The restaurant’s most winning feature is – and has always been – a loin-achingly handsome waiter I shall henceforth call Brian.* If you imagine both John Lennon and Justin Timberlake at their most handsome of stages, shaken, stirred, poured into a tall glass of water, you’d wind up with Brian. I knew, as all patrons knew, that Brian was to be not obtained, merely ogled; that one did well to appreciate him as exquisite décor rather than realistic option. Keep reading »
In the summer of 2006, after having recently endured a breakup, I decided to bite the bullet, finally hopping on the online dating bandwagon. I chose Nerve as the site, and “Sara_B” and “This is really awkward” as my username and headline. Because, well, I am. And because, well, it was. I downloaded this one photo of me in a polka-dot dress and this other one of me in an absurd straw fedora and scoured the internet for someone to date.
I found him the very next day: LuckyJim_28. He had well-groomed facial hair, and those trendy, thick-framed hipster glasses. Nerve asked its members for a list of items they couldn’t live without, and LuckyJim_28 had written Martha Steward pie-crust mold and gun for killing Facebook friends who post about what they had for dinner. I found LuckyJim generally attractive, and the written answers to his profile genuinely amusing, and so I emailed him the following: “Hi there LuckyJim. Thanks for recognizing the level of self-absorption on display when one photographs one’s own food and uploads it on the internet. Also, I think you have nice glasses. – Very best, Sara B.”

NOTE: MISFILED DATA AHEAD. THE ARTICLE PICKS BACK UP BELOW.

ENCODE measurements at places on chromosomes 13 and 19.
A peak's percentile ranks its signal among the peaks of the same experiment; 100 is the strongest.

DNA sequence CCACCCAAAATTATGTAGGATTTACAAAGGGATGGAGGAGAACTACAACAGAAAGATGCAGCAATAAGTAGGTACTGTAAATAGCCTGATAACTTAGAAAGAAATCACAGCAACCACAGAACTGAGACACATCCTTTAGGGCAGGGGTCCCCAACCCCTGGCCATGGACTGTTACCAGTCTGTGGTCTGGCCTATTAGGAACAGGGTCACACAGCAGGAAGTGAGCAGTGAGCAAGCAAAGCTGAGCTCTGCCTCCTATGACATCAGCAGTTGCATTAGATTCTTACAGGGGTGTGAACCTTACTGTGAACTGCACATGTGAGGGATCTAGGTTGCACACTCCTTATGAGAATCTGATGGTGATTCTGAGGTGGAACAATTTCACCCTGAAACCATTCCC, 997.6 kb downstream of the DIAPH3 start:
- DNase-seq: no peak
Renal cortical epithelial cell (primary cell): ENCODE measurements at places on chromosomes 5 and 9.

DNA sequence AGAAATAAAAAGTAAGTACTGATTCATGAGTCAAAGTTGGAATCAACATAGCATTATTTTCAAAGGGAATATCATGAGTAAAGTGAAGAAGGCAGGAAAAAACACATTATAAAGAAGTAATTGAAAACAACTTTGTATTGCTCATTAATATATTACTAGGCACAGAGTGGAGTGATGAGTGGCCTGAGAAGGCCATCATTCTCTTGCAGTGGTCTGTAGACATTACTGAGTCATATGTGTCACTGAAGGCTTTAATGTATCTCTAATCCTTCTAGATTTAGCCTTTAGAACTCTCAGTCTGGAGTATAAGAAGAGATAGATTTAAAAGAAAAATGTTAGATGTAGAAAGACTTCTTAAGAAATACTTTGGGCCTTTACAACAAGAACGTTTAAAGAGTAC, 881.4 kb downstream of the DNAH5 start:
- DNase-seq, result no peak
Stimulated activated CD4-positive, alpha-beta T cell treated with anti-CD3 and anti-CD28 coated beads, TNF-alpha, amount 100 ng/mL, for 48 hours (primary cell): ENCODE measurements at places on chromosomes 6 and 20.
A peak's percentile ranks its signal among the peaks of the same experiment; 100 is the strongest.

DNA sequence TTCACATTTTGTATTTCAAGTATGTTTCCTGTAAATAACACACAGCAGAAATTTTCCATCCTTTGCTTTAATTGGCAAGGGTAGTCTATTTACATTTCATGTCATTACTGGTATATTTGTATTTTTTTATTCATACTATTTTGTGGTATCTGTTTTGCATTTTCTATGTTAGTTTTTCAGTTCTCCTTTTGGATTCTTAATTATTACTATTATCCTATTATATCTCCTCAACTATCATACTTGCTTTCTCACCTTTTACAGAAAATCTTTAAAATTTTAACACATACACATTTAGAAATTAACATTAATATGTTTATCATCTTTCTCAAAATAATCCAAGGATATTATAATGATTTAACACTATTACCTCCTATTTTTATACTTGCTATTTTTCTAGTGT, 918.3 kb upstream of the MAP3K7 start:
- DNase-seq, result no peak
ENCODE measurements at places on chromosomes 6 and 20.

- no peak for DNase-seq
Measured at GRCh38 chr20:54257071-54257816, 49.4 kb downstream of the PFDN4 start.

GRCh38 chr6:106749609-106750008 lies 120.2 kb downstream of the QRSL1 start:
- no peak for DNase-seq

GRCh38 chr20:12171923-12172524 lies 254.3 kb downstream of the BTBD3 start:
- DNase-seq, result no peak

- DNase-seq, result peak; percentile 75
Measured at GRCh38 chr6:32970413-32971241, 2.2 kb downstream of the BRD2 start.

His reply — “Well hello sara_b. Glad to meet a kindred spirit” – came later that same night. I liked the brevity of both the email and the response time – neither overly eager nor too hard-to-get – and after more back-and forths, we set up a date at a local bar. Keep reading »